“Dad, you know those ties are way out of style.”

“Harry, they always come back.” He shook his head and sighed, “I’ve been wearing these ties since the 50’s, and they always come back in style.” This was a standard interchange and he was right.

The spring in his step gone, the quick joke, the hearty laugh no more. Even the barbs poked back and forth were gone. Harry’s and his father never spoke of anything of substance. Always Notre Dame football, hats, ties, anything but life. Now, with his life was near its end Harry stumbled for words.


“Yeah, son?”

“Can I have some more shrimp?”

“Sure.” He threw six more fist sized butterflied, crab stuffed shrimp in a big black wrought iron pan with a big hunk of Crisco. It sizzled as he stirred with a spatula. “These are prawns, ya know. They’ll be done in a few minutes. You want something to drink? You need cocktail sauce? Hot sauce?”

“Some iced tea.”

His father pulled out a Ball jar, filled it with ice and tea and sat it on the table.

The house, once a good-sized five bedroom, housed and raised four boys years ago, but now it crumbled around them. Yellow nicotine, grease, and thick dust dripped down the walls, paint pealed, the whole house cried for attention. Attention that would never come from it’s current owners.

Death hung in the air, thick and humid. A smell so thick Harry could taste it.

Shrimp, crab, and collards was also thick in the air. Smells of a childhood that had rallied friends and neighbors to this house in droves for many years and still. Any time of the day or night to have Dad pull out pots or pans and cook a meal. The Southern way. No one could be hungery. Feed everyone. They could barely afford to feed themselves but they did not complain. Don’t talk. Eat.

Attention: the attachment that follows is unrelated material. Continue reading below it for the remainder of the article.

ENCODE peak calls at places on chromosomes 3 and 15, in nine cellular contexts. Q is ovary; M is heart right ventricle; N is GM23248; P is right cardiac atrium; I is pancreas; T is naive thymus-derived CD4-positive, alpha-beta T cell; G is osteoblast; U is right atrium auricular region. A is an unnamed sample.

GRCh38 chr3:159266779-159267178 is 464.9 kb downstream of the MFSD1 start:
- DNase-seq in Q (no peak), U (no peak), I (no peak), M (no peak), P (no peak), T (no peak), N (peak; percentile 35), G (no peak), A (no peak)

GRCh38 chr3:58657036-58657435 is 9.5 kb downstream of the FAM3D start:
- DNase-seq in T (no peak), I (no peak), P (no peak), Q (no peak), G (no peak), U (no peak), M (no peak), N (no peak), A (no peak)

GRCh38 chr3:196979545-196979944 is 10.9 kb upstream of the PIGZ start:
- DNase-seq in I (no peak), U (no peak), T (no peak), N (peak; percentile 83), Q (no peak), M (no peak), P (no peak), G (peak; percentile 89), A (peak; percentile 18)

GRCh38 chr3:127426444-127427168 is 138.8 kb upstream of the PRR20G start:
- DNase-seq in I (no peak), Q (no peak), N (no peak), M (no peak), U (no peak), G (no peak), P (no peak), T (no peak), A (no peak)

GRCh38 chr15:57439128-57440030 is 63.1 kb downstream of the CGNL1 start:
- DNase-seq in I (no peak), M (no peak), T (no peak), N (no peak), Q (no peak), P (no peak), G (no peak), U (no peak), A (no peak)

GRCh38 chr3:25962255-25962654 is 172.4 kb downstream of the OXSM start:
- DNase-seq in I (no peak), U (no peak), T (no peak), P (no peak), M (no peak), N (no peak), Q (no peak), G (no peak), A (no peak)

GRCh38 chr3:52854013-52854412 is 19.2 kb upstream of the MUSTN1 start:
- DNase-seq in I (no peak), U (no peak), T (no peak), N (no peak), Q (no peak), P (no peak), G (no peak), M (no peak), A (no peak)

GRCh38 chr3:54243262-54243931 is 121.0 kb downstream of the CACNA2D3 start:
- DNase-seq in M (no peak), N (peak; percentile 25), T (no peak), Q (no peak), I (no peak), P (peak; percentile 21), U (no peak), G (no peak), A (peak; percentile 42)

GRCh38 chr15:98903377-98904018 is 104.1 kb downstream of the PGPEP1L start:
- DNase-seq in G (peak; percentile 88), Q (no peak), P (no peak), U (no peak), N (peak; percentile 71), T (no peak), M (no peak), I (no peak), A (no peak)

The family was never close. The turbulent 70’s snuffed out any thing that Harry had in common with them. Vietnam. Free love. Hippy culture. His dad was forty, when he was born, and my age now, was and is a complete enigma. They very rarely spoke, and if they did, it was usually because Harry had fucked up in some major way – and he fucked up often in my youth and more in his teen years.

By the time Harry was eighteen, he had totaled the family car, been arrested several times for drunk driving, shoplifting, assault, grand theft, auto theft, and many, many, other crimes. He had joined the Army to cleanse his record and get needed direction and discipline in his life. It had worked but distanced him from his parents.

So now, Harry sat at his table once again. Being fed again near end of his father’s journey, wanting to apologize and ask forgiveness.


“Yeah son.”

“That’s some damn good shrimp. Is the crab from down at the marina.”

“Na. That’s some frozen crap I picked up last week. Fresh is a whole lot better. I”ll get some fresh for you next time you come down. Mom? You want some deviled crab?”

“Please.” She said.


“Yeah, Dad.”

“You want some collards with that?”

“Don’t put yourself out.”

“Na. Just take a minute. It’s frozen though. Grew it last year. I’m not sure I have the energy to put a garden in this year. But I got some fatback to throw in this. You’ll like it.”


A flurry of plastic and pans and the greens were on the stove on high heat. Before long the house emanated the smell of fatback, that bacon-y hog jowl smell that’s fat when rendered gave any green a southern flavor that once acquired was impossible to resist.
Harry looked at his frail father. White shirt, black pants, and that damn skinny tie, his father smiled and whistled as he cooked. He loved this. Serving. This was his life...

Quote of the Day: Don't Think Twice, It's All Right

"I'm walkin' down that long, lonesome road, babe
Where I'm bound, I can't tell
But goodbye's too good a word, gal
So I'll just say fare thee well
I ain't sayin' you treated me unkind
You could have done better but I don't mind
You just kinda wasted my precious time
But don't think twice, it's all right

Bob Dylan

The Earth At Night Posted by Picasa

Wednesday, March 01, 2006

Quotes of the Day: Frost For A Hard Winter

In three words I can sum up everything I've learned about life:
it goes on.
Robert Frost

Don't ever take a fence down until you know why it was put up.
Robert Frost

A poem begins as a lump in the throat, a sense of wrong, a homesickness, a lovesickness.
Robert Frost